My family gathered recently to celebrate the birthdays of my niece and nephew – the Wee Turners as I like to call them. As we approached their house, I saw a wonderful sight – about a dozen kids jumping from big round bale to big round bale. My husband said those bales were better than any trampoline or toy on the market. He’s right.
The kids weren’t asking to go into house to play video games or complaining that they were bored because there was nothing to do, they made their own fun on those big round bales. They were all farm kids, even if it was just for the day for some of them.
They played in the pastures, played with the kittens in the barn, got dirty and they loved every minute of it.
There are some advantages to being a farm kid that our in-town counterparts might not of had. I remember some of my friends saying I was “lucky” that I lived on a farm. I didn’t see it at the time, but they were right – I was a pretty lucky kid.
I was lucky to have acres to run and play on, not just a city block. I was lucky to have parents who taught my brothers and I the value of hard work.
I was lucky to learn about the circle of life at a young age and how to work with animals. I was lucky to have a pony named Tootsie, even though she did bite me, and a dog named Yeller that was my best friend when I was about 6 years old until I was in my early teens.
I was lucky to grow up in a time when it was OK to go play in the woods without an adult. I was lucky to have a mom who didn’t complain about us coming home with dirty clothes and faces, and who didn’t complain too much when we washed heifers from time to time in the back yard.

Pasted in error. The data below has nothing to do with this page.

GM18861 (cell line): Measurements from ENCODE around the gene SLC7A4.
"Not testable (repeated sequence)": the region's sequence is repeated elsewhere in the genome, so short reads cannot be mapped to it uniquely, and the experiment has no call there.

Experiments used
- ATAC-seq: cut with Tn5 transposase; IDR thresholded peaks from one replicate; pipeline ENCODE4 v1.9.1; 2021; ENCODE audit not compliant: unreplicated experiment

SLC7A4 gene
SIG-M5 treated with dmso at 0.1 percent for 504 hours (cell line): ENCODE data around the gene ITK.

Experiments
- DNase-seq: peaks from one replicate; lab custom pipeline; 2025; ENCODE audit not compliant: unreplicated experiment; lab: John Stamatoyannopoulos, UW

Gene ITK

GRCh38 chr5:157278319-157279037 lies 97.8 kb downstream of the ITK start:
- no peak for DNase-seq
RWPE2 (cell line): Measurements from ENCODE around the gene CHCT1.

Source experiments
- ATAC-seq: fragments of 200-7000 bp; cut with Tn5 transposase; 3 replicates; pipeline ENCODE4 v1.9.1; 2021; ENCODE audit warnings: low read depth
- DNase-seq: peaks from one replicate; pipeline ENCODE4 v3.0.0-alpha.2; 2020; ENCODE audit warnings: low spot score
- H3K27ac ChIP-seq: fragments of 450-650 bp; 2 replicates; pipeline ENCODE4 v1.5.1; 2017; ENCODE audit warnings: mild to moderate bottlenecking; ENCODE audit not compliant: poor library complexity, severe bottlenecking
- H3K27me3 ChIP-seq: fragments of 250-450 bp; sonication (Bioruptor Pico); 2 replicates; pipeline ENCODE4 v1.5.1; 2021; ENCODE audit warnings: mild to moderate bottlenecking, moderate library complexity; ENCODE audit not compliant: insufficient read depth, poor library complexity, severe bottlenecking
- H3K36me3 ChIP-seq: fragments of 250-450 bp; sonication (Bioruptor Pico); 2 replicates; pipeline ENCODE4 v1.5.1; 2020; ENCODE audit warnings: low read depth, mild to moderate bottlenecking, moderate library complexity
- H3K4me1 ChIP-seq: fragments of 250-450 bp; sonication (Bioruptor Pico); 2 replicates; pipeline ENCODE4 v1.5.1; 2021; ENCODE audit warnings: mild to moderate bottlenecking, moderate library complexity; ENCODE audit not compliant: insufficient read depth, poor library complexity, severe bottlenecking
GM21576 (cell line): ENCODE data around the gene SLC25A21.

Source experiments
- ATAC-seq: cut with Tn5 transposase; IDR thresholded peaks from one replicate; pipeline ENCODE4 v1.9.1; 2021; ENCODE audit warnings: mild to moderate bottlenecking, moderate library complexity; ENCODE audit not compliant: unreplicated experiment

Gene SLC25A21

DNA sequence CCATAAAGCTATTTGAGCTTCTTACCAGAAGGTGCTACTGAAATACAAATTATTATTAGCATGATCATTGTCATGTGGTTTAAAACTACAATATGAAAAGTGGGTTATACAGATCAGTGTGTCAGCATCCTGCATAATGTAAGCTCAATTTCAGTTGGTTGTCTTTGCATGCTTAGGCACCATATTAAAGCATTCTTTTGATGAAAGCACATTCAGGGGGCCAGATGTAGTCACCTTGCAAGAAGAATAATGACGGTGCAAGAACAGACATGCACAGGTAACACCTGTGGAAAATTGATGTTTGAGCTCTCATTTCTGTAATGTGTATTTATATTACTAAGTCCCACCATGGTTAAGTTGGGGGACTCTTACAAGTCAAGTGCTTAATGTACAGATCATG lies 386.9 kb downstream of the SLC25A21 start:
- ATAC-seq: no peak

I was really lucky in the show ring one summer and won a couple of championship plaques with a heifer. Luckily, I was the only one at those shows with a Jersey heifer that year.
When I was in my teens, we raised several bottle calves. I think we raised 20 or so at a time and I remember hauling bottles and 5-gallon buckets filled with milk replacer in my wheelbarrow back and forth across the road. Dad brought me home a brand new wheelbarrow once and I felt pretty lucky to have something that had higher sides and room for more bottles. Dad always said we were pretty lucky in that we didn’t lose but a couple out of all the calves we raised.
Studies show that farm kids are actually healthier than non-farm kids because of being exposed to different environmental elements that help to boost the immune system. Lucky for me, that held pretty true because I was pretty healthy as a kid. I can’t even remember having anything like strep throat until I was in my 20s. I was even “lucky” enough to get the “ultimate nerd award” my senior year for never missing a single day all through high school because I was never sick.
Looking back, I had pretty good childhood and there are countless memories that I will forever carry with me.
Luckily, the younger generation of my family is finding that growing up on a farm isn’t all that bad. I have two great-nieces who, at the ripe old age of 10 months, love to go feed cattle and hogs with their parents.
Being a farm kid wasn’t always a bed of roses. There were chores to do, no matter the weather, and there were cuts, scraps and bruises, and knocks on the head along the way, but luckily no broken bones.
We didn’t always have what we wanted, but we had what we needed – and there were always bales of hay.



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